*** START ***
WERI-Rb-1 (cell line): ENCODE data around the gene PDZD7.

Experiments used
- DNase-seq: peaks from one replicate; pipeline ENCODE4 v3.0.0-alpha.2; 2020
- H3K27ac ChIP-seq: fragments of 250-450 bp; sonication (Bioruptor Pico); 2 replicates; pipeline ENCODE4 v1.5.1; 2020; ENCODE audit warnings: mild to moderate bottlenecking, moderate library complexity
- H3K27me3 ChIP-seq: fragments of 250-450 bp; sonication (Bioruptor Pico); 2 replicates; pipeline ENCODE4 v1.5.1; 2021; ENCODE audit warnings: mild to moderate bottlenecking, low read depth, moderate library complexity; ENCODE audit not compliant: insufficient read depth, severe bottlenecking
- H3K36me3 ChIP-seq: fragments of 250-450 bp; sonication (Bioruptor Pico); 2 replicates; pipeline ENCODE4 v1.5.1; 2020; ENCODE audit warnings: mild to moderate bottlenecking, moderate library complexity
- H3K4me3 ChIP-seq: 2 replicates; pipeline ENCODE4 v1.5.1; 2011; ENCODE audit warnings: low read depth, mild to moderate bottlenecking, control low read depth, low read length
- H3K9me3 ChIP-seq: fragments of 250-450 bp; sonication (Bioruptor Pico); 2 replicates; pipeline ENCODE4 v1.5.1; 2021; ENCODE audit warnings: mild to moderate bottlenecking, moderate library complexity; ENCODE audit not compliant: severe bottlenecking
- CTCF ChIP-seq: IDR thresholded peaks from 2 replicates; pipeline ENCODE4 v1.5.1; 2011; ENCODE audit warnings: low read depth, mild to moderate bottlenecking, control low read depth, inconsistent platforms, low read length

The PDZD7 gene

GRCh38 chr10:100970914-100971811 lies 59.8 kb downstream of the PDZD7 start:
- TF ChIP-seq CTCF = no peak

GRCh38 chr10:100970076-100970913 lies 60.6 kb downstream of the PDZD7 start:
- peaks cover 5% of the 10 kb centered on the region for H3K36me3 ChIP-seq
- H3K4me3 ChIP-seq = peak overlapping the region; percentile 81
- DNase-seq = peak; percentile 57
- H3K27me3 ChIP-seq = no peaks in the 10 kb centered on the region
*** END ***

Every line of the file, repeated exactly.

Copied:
WERI-Rb-1 (cell line): ENCODE data around the gene PDZD7.

Experiments used
- DNase-seq: peaks from one replicate; pipeline ENCODE4 v3.0.0-alpha.2; 2020
- H3K27ac ChIP-seq: fragments of 250-450 bp; sonication (Bioruptor Pico); 2 replicates; pipeline ENCODE4 v1.5.1; 2020; ENCODE audit warnings: mild to moderate bottlenecking, moderate library complexity
- H3K27me3 ChIP-seq: fragments of 250-450 bp; sonication (Bioruptor Pico); 2 replicates; pipeline ENCODE4 v1.5.1; 2021; ENCODE audit warnings: mild to moderate bottlenecking, low read depth, moderate library complexity; ENCODE audit not compliant: insufficient read depth, severe bottlenecking
- H3K36me3 ChIP-seq: fragments of 250-450 bp; sonication (Bioruptor Pico); 2 replicates; pipeline ENCODE4 v1.5.1; 2020; ENCODE audit warnings: mild to moderate bottlenecking, moderate library complexity
- H3K4me3 ChIP-seq: 2 replicates; pipeline ENCODE4 v1.5.1; 2011; ENCODE audit warnings: low read depth, mild to moderate bottlenecking, control low read depth, low read length
- H3K9me3 ChIP-seq: fragments of 250-450 bp; sonication (Bioruptor Pico); 2 replicates; pipeline ENCODE4 v1.5.1; 2021; ENCODE audit warnings: mild to moderate bottlenecking, moderate library complexity; ENCODE audit not compliant: severe bottlenecking
- CTCF ChIP-seq: IDR thresholded peaks from 2 replicates; pipeline ENCODE4 v1.5.1; 2011; ENCODE audit warnings: low read depth, mild to moderate bottlenecking, control low read depth, inconsistent platforms, low read length

The PDZD7 gene

GRCh38 chr10:100970914-100971811 lies 59.8 kb downstream of the PDZD7 start:
- TF ChIP-seq CTCF = no peak

GRCh38 chr10:100970076-100970913 lies 60.6 kb downstream of the PDZD7 start:
- peaks cover 5% of the 10 kb centered on the region for H3K36me3 ChIP-seq
- H3K4me3 ChIP-seq = peak overlapping the region; percentile 81
- DNase-seq = peak; percentile 57
- H3K27me3 ChIP-seq = no peaks in the 10 kb centered on the region